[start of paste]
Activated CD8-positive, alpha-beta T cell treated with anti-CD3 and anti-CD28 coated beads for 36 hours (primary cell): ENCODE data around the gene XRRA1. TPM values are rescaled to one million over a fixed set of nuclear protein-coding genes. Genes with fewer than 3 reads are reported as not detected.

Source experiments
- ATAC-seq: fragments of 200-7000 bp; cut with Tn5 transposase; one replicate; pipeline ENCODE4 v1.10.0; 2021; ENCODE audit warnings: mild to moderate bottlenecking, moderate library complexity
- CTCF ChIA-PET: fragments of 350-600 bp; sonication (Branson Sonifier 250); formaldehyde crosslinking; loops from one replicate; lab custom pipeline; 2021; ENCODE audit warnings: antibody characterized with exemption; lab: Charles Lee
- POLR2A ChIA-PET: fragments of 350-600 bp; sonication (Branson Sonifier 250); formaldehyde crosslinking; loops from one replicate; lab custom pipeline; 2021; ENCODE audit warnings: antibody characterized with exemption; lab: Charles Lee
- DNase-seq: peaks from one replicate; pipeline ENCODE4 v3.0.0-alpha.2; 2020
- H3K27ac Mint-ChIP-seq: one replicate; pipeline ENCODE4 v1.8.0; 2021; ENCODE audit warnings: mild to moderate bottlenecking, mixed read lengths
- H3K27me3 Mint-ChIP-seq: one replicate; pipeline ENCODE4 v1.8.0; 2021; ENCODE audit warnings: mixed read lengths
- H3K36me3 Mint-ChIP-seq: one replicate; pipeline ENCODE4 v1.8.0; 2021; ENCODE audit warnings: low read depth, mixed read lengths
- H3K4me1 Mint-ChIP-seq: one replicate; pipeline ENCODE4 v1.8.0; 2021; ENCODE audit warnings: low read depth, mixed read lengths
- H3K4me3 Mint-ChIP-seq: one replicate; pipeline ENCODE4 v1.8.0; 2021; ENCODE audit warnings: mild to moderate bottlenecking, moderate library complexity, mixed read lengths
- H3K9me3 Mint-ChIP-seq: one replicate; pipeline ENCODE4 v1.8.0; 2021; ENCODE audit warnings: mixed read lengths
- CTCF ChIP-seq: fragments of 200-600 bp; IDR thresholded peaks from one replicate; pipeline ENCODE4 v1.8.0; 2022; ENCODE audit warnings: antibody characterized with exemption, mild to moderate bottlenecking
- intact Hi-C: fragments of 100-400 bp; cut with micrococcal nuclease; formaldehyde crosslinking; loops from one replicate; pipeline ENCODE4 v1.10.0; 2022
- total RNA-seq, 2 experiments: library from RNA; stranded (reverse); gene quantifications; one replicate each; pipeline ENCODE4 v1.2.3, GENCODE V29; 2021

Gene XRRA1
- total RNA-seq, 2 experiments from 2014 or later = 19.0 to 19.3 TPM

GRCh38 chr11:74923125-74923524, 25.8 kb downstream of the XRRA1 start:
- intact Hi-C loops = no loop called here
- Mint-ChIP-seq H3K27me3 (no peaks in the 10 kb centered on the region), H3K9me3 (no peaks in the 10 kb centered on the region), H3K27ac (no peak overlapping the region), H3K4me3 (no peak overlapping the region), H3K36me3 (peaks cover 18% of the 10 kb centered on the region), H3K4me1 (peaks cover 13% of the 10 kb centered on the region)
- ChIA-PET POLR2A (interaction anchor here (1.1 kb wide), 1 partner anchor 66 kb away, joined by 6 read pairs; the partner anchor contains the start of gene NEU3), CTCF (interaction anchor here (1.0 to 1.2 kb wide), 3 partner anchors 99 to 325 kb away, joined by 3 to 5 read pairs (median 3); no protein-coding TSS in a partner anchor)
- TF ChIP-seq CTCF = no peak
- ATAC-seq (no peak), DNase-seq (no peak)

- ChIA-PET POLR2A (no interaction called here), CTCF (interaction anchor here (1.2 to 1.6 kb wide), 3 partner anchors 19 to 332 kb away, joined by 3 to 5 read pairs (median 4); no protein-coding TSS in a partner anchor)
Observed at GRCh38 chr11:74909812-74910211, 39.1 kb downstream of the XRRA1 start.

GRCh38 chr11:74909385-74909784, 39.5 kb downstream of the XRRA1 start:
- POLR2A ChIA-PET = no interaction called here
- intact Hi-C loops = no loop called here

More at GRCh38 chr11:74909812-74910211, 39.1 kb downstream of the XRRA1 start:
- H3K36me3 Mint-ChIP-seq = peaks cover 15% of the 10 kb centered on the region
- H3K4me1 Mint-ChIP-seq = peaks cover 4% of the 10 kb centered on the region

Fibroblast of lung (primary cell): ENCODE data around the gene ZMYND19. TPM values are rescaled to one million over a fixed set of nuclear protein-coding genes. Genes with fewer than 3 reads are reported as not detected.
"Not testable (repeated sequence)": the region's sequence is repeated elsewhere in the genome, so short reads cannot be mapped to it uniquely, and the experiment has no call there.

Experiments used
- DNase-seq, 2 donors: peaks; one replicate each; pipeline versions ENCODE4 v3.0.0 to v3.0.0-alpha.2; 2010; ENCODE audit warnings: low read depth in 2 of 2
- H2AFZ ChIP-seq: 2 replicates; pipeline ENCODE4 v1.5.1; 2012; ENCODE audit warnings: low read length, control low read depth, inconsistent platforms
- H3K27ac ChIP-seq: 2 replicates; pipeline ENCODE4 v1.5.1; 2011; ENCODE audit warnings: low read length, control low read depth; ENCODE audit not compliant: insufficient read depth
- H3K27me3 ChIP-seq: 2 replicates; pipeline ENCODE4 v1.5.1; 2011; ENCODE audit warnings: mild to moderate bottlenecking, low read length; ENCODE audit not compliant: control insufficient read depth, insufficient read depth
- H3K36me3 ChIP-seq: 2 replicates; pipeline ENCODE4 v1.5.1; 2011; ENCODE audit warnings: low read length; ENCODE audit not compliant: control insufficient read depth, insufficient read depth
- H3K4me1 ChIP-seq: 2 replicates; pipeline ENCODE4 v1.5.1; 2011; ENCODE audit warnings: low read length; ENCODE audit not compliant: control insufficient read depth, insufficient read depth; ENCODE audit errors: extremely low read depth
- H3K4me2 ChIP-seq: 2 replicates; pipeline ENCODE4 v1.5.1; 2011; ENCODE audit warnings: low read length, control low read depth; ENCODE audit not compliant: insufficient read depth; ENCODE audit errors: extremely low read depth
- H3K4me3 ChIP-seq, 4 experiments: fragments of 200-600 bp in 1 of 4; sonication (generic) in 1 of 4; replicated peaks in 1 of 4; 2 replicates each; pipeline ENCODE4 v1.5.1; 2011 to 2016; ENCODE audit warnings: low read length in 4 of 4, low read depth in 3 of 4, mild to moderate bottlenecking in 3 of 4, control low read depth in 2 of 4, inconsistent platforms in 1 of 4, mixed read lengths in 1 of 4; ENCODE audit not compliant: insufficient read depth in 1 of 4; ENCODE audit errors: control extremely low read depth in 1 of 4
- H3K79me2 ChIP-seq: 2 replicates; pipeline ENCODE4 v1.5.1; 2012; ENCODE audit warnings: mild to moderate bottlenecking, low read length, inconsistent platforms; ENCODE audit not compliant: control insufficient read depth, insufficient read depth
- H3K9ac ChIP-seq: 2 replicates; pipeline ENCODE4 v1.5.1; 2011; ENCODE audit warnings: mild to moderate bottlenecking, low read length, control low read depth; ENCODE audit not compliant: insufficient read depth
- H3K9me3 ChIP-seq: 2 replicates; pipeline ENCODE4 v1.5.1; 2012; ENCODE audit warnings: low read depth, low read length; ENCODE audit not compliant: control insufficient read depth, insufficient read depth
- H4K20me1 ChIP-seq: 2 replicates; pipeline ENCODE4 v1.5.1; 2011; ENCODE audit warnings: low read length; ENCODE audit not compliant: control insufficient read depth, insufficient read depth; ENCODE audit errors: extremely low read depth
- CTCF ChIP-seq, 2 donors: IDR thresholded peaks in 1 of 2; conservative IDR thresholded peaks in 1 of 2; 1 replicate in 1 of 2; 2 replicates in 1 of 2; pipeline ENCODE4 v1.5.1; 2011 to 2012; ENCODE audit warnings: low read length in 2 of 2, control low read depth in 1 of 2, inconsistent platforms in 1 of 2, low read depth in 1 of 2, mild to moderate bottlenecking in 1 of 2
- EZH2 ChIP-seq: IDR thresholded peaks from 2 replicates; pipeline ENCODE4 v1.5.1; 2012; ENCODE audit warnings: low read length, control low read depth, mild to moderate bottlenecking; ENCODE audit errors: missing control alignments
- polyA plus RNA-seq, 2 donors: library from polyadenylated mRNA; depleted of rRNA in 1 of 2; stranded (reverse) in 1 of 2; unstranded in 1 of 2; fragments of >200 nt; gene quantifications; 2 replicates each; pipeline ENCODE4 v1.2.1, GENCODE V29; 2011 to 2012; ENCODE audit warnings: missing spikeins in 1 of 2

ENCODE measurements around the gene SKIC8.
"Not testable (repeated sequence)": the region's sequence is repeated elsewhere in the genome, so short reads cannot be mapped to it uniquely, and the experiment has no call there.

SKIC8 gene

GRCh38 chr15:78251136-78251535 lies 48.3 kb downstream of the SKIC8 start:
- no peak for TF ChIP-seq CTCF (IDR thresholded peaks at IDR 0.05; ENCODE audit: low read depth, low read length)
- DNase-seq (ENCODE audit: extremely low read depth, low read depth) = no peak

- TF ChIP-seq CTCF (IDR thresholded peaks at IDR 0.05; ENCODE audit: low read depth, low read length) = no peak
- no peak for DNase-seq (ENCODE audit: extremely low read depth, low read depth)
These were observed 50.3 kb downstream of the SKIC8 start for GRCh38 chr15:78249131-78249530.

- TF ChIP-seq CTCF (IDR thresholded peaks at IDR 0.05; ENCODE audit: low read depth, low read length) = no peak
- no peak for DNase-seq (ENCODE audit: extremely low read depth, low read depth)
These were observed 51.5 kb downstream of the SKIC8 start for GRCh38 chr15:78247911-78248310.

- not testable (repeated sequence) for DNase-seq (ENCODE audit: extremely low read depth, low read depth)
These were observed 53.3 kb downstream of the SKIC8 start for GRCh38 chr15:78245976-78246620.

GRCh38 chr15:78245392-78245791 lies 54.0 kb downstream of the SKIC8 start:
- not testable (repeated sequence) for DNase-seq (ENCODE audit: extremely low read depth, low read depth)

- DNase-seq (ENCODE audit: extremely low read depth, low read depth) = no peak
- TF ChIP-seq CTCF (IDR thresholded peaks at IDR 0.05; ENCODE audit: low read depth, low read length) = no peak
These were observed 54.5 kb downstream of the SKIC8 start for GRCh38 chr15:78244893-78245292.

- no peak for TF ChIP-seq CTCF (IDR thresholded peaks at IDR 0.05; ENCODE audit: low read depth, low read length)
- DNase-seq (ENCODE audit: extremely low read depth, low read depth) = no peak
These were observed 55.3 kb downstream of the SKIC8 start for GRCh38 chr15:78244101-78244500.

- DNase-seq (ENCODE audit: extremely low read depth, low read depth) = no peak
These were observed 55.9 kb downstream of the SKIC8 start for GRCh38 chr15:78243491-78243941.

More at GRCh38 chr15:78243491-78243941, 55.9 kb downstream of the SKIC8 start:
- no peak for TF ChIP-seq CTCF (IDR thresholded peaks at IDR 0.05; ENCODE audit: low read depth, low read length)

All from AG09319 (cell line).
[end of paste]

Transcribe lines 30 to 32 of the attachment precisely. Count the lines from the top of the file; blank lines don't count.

- H3K36me3 Mint-ChIP-seq = peaks cover 15% of the 10 kb centered on the region
- H3K4me1 Mint-ChIP-seq = peaks cover 4% of the 10 kb centered on the region

Fibroblast of lung (primary cell): ENCODE data around the gene ZMYND19. TPM values are rescaled to one million over a fixed set of nuclear protein-coding genes. Genes with fewer than 3 reads are reported as not detected.